A Park for Everyone

Life on the suspension bridge brings nothing but thrills to the Tan family.

The suspension bridge at the Jacob Ballas Children’s Garden, that is.

Ian and Patty Tan frequently take their children Raphael and Arielle to the garden to play. The children are fond of the garden -- favourite spots include the treehouse, suspension bridge and water play area.

The family also visits a park twice a week on average. The Singapore Botanic Gardens is Ian and Patty’s top choice for parks in Singapore as it has safe and large open spaces for their children to run in. Other parks that the family frequents include Bishan Park, East Coast Park and Upper and Lower Pierce Reservoirs. Despite his busy schedule as a civil servant, Ian makes it a point to join the family on these outings as much as possible.

The Tans strongly believe that parks have enhanced the quality of life for the family. Patty, a Life Planner with Great Eastern, comments that “the children eat and sleep better, and are always looking forward to the next outing”. As the family spends a lot of time playing together in parks, the children are also very close to their parents.

“The children eat and sleep better, and are always looking forward to the next outing...”
- Patty Tan/Mother of Two

While the Tans are generally pleased with what Singapore’s parks have to offer, they are hoping for even better facilities. Top of their wishlist are more baby and child-friendly facilities such as changing tables, children’s toilet seats in toilets, more water coolers, and more washing areas in which families and kids can clean up after they play.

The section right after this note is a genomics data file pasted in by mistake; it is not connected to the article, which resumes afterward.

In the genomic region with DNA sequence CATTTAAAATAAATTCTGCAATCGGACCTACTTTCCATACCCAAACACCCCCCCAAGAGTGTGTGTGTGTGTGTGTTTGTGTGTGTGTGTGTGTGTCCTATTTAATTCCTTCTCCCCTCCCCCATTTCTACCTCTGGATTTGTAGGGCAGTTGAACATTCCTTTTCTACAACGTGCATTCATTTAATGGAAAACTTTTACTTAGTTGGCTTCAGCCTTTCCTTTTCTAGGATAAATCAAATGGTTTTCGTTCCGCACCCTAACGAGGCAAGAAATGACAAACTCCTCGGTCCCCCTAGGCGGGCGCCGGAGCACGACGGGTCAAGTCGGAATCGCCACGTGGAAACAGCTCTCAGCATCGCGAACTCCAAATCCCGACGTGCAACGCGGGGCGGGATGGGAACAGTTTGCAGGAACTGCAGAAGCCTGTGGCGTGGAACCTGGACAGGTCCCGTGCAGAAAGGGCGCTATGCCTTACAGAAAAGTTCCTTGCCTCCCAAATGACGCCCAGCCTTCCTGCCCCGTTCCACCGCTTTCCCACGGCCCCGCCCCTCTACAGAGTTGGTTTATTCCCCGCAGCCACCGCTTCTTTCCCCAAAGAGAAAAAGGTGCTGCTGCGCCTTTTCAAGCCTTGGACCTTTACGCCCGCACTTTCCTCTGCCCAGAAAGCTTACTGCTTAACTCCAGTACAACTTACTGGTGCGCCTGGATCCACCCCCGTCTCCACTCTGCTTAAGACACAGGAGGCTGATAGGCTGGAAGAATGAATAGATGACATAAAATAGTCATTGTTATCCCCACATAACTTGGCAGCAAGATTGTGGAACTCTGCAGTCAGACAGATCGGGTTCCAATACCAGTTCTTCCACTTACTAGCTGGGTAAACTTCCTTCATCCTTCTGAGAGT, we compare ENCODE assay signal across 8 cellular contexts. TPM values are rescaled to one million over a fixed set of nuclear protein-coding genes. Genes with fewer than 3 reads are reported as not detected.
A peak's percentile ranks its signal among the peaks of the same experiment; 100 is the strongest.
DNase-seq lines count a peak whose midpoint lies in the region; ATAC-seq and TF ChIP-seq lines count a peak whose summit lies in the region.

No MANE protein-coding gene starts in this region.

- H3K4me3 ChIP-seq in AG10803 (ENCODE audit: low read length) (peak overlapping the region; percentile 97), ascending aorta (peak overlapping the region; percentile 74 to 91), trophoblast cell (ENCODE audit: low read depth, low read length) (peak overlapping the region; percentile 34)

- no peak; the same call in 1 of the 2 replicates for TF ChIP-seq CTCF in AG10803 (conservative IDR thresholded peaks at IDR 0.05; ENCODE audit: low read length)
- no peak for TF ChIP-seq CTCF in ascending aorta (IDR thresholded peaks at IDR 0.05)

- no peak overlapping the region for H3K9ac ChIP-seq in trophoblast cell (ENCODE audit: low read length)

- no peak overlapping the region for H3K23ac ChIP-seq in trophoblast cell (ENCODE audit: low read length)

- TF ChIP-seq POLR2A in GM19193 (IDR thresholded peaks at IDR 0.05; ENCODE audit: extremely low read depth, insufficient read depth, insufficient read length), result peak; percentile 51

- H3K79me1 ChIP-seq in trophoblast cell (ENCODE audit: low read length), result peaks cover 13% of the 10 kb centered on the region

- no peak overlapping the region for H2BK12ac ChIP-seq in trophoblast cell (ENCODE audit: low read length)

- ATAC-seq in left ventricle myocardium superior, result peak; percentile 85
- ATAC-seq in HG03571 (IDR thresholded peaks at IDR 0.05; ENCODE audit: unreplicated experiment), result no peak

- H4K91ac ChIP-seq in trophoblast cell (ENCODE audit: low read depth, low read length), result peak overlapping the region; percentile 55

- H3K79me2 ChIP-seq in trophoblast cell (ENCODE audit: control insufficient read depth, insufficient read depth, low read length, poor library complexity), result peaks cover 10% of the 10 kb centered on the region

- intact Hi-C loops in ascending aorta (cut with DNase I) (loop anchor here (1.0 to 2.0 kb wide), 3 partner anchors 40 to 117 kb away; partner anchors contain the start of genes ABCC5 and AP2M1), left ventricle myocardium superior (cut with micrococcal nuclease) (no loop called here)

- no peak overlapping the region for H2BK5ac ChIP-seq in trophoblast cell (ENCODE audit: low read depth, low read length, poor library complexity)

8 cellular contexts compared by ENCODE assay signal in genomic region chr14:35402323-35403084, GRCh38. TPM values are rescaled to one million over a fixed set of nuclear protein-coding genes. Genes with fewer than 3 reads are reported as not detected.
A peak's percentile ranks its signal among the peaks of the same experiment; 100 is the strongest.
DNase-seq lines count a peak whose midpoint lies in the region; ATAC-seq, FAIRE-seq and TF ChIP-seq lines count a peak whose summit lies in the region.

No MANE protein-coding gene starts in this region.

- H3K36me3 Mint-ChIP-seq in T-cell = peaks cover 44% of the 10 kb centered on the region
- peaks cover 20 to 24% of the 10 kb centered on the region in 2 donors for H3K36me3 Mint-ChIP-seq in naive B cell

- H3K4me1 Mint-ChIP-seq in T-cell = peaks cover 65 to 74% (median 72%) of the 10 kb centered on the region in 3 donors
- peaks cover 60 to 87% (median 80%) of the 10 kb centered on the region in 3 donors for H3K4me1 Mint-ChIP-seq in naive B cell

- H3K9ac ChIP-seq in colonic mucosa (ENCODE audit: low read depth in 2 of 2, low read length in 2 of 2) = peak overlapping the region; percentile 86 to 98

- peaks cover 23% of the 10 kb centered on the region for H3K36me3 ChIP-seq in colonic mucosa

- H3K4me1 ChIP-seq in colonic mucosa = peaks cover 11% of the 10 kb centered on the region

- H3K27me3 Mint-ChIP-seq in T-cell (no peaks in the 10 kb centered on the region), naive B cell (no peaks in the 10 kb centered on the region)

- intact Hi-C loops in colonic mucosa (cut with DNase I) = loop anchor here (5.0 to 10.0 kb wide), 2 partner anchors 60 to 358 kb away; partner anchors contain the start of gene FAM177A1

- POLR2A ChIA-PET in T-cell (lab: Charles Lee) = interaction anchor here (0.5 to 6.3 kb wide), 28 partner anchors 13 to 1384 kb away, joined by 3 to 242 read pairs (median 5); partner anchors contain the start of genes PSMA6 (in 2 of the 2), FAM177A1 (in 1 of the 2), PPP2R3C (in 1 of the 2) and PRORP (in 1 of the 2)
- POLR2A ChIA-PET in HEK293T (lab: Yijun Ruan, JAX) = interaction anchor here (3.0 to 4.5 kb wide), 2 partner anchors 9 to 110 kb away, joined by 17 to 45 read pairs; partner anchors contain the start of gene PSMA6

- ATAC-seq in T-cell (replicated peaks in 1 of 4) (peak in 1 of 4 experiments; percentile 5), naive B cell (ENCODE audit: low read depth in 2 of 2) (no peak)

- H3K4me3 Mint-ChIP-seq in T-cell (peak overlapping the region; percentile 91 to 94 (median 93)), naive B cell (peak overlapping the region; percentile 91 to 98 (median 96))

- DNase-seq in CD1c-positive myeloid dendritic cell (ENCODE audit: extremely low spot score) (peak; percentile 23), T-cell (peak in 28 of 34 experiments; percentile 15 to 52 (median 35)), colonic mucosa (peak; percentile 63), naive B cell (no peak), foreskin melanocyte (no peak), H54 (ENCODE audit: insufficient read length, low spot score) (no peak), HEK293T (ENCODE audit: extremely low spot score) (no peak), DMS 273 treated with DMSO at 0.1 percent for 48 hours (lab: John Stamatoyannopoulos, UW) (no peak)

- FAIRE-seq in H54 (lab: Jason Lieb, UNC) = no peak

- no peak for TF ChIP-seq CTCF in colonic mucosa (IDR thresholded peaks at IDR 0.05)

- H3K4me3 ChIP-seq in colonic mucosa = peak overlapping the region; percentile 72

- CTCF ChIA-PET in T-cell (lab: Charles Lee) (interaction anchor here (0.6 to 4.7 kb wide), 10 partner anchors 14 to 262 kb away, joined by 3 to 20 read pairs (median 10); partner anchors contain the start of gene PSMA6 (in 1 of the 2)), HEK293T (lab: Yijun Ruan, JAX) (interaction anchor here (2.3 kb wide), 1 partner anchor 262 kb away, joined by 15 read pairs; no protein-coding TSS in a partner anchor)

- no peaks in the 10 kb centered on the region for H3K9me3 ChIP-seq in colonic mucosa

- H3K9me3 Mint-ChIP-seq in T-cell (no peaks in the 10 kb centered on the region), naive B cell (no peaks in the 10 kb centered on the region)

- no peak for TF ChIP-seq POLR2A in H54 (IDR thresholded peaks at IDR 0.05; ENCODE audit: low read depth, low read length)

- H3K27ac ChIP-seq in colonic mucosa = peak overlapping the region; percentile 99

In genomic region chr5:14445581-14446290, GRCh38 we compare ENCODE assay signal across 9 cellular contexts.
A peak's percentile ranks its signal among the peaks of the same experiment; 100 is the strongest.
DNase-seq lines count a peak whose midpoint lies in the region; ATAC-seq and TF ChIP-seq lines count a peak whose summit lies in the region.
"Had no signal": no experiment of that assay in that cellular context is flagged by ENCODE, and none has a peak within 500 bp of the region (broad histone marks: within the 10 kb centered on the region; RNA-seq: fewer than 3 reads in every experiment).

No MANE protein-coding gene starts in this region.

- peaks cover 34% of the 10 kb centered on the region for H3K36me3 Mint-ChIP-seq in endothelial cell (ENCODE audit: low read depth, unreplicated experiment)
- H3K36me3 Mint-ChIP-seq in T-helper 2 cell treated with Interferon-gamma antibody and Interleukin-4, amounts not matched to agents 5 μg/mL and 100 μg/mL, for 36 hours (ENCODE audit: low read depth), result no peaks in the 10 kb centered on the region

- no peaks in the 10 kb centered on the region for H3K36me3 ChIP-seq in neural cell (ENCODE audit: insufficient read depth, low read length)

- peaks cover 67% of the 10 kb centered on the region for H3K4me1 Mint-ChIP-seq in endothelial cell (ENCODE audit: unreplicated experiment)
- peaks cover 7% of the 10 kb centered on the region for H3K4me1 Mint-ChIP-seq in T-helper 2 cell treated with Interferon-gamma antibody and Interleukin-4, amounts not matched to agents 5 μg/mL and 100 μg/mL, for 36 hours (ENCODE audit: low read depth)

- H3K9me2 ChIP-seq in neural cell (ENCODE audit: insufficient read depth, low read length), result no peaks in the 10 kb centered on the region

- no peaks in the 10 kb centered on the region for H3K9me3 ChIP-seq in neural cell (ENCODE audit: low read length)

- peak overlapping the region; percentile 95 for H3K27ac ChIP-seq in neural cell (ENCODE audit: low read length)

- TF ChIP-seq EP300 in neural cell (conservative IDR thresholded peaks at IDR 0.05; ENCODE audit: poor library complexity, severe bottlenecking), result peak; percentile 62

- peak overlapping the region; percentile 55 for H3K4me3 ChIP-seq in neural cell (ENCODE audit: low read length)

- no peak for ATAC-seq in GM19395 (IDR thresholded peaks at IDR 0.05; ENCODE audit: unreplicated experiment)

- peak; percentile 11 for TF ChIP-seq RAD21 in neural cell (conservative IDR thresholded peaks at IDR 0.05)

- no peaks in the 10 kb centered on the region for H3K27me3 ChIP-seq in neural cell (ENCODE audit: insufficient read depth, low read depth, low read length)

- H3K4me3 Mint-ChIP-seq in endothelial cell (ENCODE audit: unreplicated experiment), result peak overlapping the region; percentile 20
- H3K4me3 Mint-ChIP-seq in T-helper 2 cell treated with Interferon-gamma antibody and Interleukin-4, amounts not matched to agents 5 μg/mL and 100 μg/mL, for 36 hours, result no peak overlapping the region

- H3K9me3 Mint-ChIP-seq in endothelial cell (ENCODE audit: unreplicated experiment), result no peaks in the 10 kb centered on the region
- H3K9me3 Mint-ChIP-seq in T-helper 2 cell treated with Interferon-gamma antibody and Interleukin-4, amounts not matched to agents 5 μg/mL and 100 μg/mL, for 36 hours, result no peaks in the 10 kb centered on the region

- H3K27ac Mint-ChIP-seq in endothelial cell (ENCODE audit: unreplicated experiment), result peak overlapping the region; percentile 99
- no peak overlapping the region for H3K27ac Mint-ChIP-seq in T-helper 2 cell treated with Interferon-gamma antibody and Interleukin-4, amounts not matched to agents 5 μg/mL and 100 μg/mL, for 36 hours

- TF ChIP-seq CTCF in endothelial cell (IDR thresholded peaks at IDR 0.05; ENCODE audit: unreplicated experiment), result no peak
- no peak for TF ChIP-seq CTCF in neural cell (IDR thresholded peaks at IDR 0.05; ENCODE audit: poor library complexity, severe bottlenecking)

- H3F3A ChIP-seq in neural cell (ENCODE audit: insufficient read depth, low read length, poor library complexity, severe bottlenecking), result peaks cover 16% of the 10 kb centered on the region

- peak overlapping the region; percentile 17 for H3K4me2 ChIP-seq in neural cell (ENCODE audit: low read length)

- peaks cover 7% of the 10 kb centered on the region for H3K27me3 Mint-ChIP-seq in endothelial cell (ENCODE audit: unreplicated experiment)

The Tans also hope for more activities that cater to children of different age groups, such as wall climbing facilities, giant treehouses and rope obstacle courses.

The Tans are part of an increasingly cosmopolitan and sophisticated population who make a beeline for Singapore’s parks and green spaces for rest and recreation.

Over the past few years, NParks' surveys show that more than 80% of respondents were generally satisfied with parks in Singapore, and viewed parks as important spaces for recreation and relaxation.

Parks have come a long way since the ’70s - parks then were purely functional venues for residents seeking respite from the harsh urban landscape.

Today, parks play a critical role in residents’ well-being. These public spaces bring communities together through physical activities and games. They are also perfect venues for stretching, reading, or simply appreciating Singapore’s rich biodiversity. Parks are not only ideal locations for rest and relaxation, they cater to different lifestyle aspirations.

The park user is spoilt for choice. A fine spread of activities – be it meditating in idyllic green spaces and nature areas, enjoying fine-dining in lush romantic settings, or thriving on adrenaline-pumping water sports such as cable-skiing and dragonboating – means rich pickings for those seeking unique experiences in parks.

In short, there is a park for everyone.

By Tan Mitina

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